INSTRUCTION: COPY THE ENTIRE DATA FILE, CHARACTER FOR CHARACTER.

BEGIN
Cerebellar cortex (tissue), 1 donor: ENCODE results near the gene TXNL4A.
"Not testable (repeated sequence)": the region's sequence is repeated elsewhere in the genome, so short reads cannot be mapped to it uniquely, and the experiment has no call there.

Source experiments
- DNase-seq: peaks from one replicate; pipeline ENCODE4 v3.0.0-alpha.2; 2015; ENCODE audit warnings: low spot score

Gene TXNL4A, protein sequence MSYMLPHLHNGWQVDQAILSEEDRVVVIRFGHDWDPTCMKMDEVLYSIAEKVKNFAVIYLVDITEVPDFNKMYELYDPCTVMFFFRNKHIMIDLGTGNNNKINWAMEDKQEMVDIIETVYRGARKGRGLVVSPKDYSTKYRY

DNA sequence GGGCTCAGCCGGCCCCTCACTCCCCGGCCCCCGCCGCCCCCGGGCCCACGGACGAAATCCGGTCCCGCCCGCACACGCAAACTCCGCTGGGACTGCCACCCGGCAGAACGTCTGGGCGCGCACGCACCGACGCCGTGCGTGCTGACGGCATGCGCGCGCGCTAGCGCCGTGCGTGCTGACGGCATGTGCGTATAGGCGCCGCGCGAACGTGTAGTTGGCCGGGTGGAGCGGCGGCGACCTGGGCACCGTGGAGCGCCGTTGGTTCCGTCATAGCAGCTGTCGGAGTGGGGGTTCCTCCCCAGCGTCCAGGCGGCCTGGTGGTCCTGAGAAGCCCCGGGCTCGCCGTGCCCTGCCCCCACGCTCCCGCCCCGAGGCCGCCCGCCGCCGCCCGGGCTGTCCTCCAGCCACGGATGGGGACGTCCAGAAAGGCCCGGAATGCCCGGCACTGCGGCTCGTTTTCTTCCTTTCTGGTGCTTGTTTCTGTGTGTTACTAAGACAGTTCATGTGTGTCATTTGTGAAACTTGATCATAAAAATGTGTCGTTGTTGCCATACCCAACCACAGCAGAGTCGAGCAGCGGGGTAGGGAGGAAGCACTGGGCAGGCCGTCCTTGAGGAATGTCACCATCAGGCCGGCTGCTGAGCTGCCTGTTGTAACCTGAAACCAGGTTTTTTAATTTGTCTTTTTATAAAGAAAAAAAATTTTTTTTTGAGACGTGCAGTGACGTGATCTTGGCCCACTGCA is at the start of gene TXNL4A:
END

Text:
Cerebellar cortex (tissue), 1 donor: ENCODE results near the gene TXNL4A.
"Not testable (repeated sequence)": the region's sequence is repeated elsewhere in the genome, so short reads cannot be mapped to it uniquely, and the experiment has no call there.

Source experiments
- DNase-seq: peaks from one replicate; pipeline ENCODE4 v3.0.0-alpha.2; 2015; ENCODE audit warnings: low spot score

Gene TXNL4A, protein sequence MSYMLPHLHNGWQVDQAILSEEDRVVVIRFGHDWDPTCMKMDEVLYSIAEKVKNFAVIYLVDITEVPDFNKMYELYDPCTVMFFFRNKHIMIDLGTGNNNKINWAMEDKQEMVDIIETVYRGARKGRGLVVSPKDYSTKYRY

DNA sequence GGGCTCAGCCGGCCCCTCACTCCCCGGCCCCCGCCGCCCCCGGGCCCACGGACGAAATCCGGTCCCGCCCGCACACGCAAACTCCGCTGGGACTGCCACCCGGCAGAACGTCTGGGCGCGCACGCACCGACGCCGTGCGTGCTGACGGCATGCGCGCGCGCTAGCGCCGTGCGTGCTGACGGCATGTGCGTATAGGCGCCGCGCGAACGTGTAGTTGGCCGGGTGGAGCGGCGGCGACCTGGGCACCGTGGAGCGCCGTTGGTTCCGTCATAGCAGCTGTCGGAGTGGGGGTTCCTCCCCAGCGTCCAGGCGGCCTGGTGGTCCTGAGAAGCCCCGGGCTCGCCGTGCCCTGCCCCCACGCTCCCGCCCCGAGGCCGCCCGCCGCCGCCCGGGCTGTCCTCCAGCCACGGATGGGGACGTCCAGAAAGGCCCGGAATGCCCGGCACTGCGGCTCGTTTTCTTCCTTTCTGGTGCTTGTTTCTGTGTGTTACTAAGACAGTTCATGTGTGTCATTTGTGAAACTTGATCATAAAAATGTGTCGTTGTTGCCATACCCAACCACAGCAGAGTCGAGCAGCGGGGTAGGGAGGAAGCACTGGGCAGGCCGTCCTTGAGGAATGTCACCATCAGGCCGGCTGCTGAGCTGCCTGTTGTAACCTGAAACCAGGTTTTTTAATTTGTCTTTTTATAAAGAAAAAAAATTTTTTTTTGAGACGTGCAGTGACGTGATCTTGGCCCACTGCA is at the start of gene TXNL4A: